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THE FINANCE SECTOR CAN WORK REMOTELY AND SECURELY…AND HERE’S THE PROOF

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Kieran O’Connor, UK Enterprise Lead from Jamf

 

For the financial industry, it’s becoming increasingly difficult to mitigate cyber risk purely because it’s systemic and warrants a global effort. Yet, the industry has been tasked with gaining a granular view to keep customers safe, remain compliant, and streamline the various security protocols in place – all while working with organisations that have various levels of cybersecurity maturity. It’s difficult for any one firm to understand how an attacker might move across their supply chain.

If that wasn’t all, as the pace of digital disruption accelerates and innovative new technologies reach the market, those in the sector are having to digitise their offerings and adapt to remain competitive. This involves equipping their staff with the latest technology for success.

The growing popularity of consumer-favoured devices in enterprise, such as Apple Macs, iPads and iPhones, has supported collaboration and innovation but it has also meant that financial services now require skilled expertise in device and app management to ensure those fragmented regulations can continued to be followed, wherever the employee may be.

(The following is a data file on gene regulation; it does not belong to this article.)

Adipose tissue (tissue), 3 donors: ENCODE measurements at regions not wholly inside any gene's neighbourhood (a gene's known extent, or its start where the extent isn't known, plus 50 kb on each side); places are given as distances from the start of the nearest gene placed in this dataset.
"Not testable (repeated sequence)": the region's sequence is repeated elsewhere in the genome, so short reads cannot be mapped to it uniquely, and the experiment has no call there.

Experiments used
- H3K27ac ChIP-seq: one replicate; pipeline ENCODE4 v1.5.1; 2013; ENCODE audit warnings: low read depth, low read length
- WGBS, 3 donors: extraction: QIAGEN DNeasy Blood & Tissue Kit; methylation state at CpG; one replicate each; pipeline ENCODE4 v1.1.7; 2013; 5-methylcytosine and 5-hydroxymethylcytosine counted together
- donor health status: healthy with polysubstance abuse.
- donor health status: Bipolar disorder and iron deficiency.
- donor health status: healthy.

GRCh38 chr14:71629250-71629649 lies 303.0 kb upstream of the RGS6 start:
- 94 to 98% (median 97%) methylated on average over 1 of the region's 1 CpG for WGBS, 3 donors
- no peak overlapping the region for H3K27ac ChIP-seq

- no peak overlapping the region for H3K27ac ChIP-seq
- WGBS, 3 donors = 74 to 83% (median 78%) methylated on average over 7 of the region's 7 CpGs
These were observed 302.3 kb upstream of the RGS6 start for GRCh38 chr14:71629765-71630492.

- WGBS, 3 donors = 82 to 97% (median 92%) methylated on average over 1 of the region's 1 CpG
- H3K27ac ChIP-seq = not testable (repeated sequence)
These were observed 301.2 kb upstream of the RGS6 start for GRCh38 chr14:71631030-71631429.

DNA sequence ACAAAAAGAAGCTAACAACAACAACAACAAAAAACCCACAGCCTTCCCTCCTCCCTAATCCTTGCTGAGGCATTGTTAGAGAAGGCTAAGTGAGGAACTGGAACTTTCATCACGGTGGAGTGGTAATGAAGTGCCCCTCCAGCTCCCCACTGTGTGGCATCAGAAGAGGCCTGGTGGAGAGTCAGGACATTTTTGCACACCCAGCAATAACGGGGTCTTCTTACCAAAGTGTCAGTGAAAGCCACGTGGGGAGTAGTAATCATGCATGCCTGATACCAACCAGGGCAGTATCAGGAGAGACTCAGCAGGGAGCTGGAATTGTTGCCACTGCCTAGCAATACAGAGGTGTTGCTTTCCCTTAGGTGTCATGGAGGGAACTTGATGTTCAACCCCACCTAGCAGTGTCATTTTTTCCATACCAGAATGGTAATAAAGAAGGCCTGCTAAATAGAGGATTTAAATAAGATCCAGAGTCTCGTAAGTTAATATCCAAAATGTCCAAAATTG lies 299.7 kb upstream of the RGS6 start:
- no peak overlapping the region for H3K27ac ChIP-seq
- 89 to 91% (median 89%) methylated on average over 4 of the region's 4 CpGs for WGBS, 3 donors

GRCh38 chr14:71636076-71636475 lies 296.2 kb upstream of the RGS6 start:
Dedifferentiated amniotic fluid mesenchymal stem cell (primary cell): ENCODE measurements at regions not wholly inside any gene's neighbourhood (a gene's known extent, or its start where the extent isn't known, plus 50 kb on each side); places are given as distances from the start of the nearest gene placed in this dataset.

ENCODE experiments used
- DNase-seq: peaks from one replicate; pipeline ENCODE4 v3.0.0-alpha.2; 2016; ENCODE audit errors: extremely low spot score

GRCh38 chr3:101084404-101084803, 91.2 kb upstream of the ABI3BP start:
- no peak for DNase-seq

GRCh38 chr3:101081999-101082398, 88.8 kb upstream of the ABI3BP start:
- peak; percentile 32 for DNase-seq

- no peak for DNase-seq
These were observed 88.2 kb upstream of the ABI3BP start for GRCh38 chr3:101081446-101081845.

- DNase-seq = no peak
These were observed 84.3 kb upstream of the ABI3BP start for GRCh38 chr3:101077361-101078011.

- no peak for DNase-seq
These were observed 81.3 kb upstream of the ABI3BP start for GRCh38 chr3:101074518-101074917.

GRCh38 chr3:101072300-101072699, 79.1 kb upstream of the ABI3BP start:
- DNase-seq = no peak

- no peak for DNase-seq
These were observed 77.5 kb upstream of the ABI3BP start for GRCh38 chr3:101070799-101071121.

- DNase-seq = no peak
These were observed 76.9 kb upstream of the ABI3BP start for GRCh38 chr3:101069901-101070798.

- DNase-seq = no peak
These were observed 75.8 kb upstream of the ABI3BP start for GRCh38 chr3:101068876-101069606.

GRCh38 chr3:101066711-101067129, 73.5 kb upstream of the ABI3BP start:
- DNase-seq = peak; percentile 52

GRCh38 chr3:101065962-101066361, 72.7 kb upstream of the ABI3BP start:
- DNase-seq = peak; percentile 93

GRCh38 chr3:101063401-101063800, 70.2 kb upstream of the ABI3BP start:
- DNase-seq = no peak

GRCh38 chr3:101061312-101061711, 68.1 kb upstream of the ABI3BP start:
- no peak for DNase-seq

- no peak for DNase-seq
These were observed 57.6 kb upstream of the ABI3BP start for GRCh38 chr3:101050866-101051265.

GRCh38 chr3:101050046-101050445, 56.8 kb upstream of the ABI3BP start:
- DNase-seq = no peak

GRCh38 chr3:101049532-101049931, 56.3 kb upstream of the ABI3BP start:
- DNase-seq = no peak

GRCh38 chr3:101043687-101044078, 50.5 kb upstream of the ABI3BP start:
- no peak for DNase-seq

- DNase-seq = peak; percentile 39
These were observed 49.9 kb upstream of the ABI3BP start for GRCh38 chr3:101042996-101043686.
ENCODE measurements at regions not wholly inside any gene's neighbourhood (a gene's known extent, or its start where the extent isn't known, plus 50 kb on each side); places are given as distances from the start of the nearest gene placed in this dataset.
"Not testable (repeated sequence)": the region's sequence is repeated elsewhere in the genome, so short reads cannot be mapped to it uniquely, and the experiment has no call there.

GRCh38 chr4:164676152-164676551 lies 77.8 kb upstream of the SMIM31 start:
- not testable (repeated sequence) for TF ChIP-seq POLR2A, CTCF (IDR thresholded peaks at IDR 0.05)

The most desired target

According to the Boston Consulting Group, financial service firms experience up to 300 times as many cyberattacks per year, globally, compared to companies in other industries. As one of the main contributors to the UK economy, it’s no surprise that it’s the most attractive sector for cybercriminals looking for financial gain or malicious intent.

The recent pandemic, instigated a shift in the way financial organisations needed to move to a remote working strategy – further exposing them to both generic and targeted attacks. In fact, it’s been reported that UK businesses have seen remote working increase by up to 80% and of those surveyed, almost a third (32%) said they had suffered a cyberattack in the past 12 months as a direct result of an employee working remotely and being outside of the organisation’s security perimeter.